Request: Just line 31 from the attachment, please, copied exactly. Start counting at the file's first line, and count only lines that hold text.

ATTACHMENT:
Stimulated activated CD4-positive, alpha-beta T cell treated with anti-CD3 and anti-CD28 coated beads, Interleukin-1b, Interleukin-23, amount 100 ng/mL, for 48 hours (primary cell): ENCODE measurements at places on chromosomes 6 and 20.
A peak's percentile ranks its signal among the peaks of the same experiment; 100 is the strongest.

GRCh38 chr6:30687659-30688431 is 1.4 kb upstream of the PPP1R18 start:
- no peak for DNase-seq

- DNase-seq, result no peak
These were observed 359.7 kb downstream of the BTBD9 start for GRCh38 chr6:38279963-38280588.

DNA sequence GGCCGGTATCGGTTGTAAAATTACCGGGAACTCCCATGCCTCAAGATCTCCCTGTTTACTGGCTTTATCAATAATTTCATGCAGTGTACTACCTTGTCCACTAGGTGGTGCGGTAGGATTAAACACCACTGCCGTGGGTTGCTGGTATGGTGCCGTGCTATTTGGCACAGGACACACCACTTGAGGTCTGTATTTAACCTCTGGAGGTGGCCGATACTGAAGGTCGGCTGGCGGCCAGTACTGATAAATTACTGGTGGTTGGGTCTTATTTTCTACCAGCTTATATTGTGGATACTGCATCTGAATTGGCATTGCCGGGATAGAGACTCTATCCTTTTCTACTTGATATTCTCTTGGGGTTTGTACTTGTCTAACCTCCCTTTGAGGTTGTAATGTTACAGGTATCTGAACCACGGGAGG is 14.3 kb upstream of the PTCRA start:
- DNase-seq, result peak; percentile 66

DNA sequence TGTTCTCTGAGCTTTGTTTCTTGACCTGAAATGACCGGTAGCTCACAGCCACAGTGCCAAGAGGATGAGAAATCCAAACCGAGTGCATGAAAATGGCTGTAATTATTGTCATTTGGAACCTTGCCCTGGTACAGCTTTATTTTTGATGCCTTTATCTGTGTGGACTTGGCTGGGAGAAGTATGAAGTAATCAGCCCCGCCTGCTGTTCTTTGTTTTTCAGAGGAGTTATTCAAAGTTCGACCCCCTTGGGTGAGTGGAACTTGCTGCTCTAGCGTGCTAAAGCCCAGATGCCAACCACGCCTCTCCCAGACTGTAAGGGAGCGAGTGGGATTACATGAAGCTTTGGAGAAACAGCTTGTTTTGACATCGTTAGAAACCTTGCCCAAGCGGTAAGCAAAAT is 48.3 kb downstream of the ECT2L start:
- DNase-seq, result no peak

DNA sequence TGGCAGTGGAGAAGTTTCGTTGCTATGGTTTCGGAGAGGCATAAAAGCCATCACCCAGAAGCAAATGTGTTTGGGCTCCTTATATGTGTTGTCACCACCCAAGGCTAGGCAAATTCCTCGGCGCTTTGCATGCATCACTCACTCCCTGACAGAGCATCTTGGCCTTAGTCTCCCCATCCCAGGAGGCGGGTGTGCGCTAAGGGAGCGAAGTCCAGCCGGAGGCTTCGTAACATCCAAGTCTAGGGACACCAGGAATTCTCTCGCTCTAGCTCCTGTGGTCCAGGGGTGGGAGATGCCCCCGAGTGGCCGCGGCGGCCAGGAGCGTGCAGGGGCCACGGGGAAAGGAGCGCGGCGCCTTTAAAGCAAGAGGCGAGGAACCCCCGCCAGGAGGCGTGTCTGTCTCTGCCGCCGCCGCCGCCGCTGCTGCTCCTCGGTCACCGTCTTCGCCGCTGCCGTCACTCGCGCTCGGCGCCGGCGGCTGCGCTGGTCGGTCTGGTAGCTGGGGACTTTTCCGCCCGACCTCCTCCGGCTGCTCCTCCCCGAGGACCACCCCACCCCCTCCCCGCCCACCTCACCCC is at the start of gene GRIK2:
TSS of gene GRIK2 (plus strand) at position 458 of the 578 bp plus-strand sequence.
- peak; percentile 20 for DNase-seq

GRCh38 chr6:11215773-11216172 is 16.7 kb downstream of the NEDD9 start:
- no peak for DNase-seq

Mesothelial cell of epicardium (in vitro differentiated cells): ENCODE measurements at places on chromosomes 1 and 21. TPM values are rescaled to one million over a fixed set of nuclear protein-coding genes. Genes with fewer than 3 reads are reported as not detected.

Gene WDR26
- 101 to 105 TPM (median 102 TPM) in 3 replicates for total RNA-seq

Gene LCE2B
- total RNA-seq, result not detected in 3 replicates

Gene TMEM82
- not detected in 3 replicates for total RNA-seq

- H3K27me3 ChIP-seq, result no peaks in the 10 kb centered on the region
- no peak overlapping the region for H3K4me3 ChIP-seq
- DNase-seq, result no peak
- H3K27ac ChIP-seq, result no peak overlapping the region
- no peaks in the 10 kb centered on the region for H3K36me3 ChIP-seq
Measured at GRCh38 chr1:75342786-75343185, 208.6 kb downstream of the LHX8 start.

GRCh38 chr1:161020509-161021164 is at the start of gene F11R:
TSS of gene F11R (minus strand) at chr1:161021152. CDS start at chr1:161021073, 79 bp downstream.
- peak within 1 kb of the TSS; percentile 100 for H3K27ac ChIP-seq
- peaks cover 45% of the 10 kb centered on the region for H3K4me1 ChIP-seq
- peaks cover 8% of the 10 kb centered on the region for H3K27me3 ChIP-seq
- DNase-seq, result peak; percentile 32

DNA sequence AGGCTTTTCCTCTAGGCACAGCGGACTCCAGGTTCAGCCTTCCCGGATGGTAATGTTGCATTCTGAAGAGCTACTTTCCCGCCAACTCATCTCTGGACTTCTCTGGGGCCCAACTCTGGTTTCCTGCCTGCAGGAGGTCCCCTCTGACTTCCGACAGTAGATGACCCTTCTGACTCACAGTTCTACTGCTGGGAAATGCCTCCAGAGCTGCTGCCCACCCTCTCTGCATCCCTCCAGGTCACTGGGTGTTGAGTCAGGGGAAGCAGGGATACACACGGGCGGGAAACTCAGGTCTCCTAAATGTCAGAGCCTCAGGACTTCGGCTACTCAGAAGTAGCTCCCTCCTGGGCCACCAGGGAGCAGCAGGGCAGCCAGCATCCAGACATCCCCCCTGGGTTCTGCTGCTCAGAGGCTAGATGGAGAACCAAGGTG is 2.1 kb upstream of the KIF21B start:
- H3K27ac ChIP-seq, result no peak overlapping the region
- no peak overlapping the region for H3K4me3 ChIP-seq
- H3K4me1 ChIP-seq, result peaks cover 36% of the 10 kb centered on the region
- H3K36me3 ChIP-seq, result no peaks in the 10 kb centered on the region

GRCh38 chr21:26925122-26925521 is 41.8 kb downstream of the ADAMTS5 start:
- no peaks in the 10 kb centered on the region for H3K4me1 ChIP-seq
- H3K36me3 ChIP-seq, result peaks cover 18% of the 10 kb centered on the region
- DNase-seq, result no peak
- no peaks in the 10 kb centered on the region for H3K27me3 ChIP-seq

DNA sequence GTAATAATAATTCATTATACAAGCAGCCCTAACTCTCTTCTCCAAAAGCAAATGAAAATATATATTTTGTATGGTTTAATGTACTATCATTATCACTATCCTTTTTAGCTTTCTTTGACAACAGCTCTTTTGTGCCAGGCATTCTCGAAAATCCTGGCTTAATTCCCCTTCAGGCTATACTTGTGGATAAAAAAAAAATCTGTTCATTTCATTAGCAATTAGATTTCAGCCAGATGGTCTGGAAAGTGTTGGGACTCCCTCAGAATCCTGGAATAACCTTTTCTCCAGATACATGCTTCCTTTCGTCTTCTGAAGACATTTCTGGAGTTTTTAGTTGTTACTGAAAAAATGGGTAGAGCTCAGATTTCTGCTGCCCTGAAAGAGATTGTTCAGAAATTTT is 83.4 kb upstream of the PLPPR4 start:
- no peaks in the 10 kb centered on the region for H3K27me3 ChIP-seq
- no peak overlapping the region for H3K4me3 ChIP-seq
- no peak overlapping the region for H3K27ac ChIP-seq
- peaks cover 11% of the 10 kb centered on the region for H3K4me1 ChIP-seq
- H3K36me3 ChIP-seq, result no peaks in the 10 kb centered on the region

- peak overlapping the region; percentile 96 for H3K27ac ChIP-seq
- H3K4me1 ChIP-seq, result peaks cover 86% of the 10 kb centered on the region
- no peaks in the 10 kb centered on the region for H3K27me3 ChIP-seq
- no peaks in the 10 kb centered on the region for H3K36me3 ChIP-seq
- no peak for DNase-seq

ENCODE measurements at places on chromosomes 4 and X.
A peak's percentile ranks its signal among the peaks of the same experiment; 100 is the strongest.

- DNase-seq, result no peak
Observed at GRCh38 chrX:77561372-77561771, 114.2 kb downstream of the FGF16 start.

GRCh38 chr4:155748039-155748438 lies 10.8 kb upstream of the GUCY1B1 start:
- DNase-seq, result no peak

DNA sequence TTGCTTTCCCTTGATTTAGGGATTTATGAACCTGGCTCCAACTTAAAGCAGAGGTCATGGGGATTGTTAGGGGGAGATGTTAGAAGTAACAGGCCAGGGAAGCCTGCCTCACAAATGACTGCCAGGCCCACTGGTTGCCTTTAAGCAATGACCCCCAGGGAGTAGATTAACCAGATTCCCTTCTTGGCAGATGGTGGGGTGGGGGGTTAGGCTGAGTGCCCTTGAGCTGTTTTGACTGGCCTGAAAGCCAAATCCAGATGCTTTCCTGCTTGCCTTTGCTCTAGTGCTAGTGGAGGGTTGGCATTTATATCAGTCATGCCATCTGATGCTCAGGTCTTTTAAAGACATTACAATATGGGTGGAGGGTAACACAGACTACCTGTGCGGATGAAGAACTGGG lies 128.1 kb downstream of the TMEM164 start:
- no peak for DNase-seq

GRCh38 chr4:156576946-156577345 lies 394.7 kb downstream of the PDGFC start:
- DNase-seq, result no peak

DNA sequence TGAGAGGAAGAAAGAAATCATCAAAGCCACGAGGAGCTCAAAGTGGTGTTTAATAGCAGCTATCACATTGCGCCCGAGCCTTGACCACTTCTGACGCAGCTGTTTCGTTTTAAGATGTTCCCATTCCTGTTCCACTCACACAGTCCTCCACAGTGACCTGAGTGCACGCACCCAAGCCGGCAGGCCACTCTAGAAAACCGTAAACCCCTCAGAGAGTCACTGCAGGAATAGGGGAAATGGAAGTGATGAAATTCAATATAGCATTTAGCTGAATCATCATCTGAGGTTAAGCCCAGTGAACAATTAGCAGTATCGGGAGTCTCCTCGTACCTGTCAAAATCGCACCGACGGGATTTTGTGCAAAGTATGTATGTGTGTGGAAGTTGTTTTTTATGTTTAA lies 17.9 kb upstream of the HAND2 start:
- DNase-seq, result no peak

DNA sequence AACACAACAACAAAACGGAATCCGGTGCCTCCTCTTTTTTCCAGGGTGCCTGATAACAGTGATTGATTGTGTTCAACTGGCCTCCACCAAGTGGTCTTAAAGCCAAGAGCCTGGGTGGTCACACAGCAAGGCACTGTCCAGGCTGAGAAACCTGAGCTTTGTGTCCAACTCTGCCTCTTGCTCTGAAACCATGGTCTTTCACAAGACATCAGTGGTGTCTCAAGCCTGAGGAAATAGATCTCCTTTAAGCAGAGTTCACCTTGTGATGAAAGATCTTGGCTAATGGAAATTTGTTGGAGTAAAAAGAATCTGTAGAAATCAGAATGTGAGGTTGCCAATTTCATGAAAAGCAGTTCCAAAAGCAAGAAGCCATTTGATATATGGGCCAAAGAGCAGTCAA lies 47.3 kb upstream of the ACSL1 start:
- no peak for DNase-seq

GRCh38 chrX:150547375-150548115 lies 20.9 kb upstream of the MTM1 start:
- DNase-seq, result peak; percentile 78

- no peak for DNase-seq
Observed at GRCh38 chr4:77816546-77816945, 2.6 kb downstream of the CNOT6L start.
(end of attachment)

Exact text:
- peak within 1 kb of the TSS; percentile 100 for H3K27ac ChIP-seq